Becoming an Occupational Therapist: Shelley’s Story

Updated: Apr 3

Occupational Therapist recounts her journey from patient to professional - and the support that got her there.

Shelley, Occupational Therapist (UK)

On Friday 15th November 2013, I was driving to work as usual. It was a day like any other, travelling the same route that I had done for months. Suddenly, my car skidded on a patch of ice – sending me off the road and through a hedge. I woke up, in the driver’s seat of my car, in a field. An overwhelming array of emergency service vehicles arrived on scene, including an air ambulance service. It was their paramedic who was immediately worried about my neck, and she travelled to the nearest hospital with me in an ambulance. I was relieved to have somebody so caring with me, but couldn’t quite believe what had happened. I was then moved to a hospital in Birmingham for specialist treatment. Here it was confirmed that I had broken my neck.

I had several lacerations and a broken left arm, as well as my C1/C2 incomplete spinal cord injury. After a series of operations, I was moved from critical care to the trauma ward and then prepared to go to my parent’s home to start adjusting to this new chapter in my life.

Cervical vertebrae of the spinal cord

As my spinal cord injury had minimal impact on the movement of my limbs, the staff at the hospital never really discussed how it might affect my life. I was quite positive about my recovery and, at that stage, hadn’t felt the full psychological impact of the injury.

It was once I’d left the hospital that things started to hit home. I discovered the discomfort of wearing a neck brace constantly, came off strong pain medication and had regular periods of fatigue.

Being a passenger in a vehicle made me particularly anxious, as I had no control over the car and this constantly reminded me of my accident. It was at this point that I decided to reach out for help to overcome some of the new challenges I was facing.

Back Up came up in my internet search, and I was amazed that they offered support for people with a spinal cord injury who can walk, like myself. I applied for their Next Steps course in 2016 and was thrilled to get a place. I met some inspirational people and was encouraged to see my situation in a positive way – allowing me to explore my feelings and frustration in a safe environment. They helped me to address my pain levels and fatigue, and gain the physical and emotional confidence I needed to move forwards with my life. It was a lot of fun too. I highly recommend such courses to anyone with a spinal cord injury.

Since then, I’ve called the charity whenever I’ve needed to talk things through. This led to me getting a mentor and it’s been great to have such a knowledgeable support network at the end of a telephone. I’ve now realised that I am not alone in my thoughts. I’ve even become a mentor myself, and I’m enjoying passing on all the advice and support that I was so glad to receive.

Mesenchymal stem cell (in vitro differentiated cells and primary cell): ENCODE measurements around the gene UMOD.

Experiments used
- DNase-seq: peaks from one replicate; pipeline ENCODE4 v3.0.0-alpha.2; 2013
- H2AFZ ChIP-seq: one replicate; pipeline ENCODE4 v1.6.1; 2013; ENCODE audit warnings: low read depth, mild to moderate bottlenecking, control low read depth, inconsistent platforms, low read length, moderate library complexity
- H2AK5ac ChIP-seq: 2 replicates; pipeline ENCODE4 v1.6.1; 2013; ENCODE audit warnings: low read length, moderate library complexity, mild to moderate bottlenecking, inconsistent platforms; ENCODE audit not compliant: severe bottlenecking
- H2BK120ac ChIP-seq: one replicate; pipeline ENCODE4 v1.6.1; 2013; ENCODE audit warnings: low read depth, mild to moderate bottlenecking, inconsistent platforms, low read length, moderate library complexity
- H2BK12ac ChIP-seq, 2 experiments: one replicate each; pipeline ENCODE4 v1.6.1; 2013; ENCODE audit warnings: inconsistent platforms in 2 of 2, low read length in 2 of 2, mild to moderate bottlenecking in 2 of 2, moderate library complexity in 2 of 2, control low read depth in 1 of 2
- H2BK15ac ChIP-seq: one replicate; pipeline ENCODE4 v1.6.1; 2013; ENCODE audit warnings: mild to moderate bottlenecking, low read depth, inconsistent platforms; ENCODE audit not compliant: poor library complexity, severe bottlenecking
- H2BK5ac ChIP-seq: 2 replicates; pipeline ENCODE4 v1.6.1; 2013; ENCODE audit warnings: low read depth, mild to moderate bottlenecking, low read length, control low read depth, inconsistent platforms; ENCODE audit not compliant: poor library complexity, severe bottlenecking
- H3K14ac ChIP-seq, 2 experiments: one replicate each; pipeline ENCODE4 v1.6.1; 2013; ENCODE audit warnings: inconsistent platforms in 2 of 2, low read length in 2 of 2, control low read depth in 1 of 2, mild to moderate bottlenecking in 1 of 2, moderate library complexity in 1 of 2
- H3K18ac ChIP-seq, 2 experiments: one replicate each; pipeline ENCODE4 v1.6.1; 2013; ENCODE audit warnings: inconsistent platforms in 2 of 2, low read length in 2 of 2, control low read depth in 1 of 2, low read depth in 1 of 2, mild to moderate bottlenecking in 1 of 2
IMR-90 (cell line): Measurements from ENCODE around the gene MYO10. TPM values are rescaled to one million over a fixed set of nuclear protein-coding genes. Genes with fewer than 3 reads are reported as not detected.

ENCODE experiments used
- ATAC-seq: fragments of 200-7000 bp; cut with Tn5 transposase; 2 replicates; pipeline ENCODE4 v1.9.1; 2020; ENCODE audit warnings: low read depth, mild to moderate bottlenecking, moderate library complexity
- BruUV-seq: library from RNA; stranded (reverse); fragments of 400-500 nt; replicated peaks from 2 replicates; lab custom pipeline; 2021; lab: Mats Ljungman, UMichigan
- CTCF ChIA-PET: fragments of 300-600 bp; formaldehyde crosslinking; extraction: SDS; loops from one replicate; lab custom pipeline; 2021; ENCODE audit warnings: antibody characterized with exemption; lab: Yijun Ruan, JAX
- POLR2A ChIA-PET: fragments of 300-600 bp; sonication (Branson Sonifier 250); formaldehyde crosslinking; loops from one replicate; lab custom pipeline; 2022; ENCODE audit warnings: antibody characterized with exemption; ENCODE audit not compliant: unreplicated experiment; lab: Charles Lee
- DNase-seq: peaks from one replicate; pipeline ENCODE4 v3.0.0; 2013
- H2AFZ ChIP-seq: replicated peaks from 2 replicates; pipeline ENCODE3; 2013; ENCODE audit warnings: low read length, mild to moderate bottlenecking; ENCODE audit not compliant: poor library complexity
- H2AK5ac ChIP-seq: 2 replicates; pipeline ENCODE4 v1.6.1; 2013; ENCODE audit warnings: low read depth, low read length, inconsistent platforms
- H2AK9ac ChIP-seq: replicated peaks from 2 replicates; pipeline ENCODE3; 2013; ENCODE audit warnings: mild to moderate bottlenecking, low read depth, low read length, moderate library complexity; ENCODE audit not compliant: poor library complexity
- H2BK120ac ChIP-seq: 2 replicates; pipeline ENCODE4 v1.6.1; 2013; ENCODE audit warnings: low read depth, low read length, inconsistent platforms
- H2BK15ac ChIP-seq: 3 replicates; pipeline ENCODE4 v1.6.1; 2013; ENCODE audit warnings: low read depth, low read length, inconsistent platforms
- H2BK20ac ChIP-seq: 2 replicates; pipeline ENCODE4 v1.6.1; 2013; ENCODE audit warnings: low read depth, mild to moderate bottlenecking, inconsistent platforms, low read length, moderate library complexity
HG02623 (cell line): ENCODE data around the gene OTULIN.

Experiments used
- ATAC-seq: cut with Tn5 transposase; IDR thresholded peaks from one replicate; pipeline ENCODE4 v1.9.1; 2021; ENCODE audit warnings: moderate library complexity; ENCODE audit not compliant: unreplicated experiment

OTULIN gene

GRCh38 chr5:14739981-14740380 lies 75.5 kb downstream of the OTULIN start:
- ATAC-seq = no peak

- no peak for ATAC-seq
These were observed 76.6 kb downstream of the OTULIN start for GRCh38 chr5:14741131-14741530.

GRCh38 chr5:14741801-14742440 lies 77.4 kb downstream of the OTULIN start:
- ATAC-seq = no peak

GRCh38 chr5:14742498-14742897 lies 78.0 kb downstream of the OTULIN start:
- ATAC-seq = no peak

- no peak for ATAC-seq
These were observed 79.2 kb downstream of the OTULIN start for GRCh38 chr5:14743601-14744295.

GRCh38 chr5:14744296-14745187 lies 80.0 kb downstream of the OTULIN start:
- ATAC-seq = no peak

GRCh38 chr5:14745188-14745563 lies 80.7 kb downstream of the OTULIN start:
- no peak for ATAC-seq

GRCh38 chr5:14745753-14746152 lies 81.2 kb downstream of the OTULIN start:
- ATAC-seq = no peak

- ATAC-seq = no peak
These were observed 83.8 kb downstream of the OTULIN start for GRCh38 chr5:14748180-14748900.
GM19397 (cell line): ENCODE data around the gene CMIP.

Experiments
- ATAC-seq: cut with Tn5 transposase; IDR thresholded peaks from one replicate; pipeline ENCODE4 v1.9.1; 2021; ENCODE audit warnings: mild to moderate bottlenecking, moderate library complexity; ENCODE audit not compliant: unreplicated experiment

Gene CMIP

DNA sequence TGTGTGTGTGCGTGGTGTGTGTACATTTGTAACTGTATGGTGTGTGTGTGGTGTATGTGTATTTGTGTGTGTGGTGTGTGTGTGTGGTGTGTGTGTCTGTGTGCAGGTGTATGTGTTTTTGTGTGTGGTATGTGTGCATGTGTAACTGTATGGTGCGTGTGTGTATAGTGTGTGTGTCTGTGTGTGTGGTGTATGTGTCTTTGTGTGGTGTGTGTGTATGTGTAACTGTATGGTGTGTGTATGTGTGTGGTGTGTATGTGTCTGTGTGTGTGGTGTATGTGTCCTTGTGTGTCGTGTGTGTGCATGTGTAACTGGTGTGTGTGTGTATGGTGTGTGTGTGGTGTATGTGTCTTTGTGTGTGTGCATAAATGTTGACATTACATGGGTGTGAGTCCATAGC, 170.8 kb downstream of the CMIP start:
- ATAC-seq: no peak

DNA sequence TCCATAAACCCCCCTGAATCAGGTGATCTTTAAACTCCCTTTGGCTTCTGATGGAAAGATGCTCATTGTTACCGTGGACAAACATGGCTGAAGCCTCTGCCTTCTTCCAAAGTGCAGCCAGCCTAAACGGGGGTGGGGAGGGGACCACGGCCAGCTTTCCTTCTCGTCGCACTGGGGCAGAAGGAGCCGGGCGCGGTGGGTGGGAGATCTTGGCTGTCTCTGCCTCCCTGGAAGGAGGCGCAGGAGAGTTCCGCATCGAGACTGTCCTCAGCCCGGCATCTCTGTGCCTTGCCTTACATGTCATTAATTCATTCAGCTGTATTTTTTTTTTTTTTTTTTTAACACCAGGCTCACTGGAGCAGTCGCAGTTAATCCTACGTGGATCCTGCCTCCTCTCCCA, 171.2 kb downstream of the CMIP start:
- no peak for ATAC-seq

Before the car accident, I advised on equality and human rights, as well as working at a pub on evenings and weekends. After the accident, I had several sessions of physiotherapy and occupational therapy on my left arm. The therapists I met along the way were all amazing and made me feel positive about the future. I really wanted to give back a bit of what they’d given me. So I decided to return to university, to retrain as an occupational therapist.

Shelley on the Next Steps course (bottom right)

University was a welcome challenge. Placements varied as I was in different settings throughout the three years of study. My first placement was also the first time I had returned to full-time work since the accident. For more physically demanding days, it was important that I kept up good habits: sleeping well, staying hydrated, and taking regular tablets and vitamins. This has continued until this day, and I have learned to look after myself and be open and honest about my spinal cord injury and how it affects me.

Now practising as an occupational therapist, I remind myself of the learning curve that I have been on and how I can use that experience to help the people I work with in my job. I also try to pass on some of the positivity and hope that I was given by my therapists, as I know how important this was to me during the early days after my injury.

It is rewarding to know that I might be able to assist someone during their rehabilitation in the same way my occupational therapists and others supported me. That’s pretty special.

If you would like to find out more about mentoring, the Next Steps course or any of Back Up's services, please visit the Support for you section of their website.

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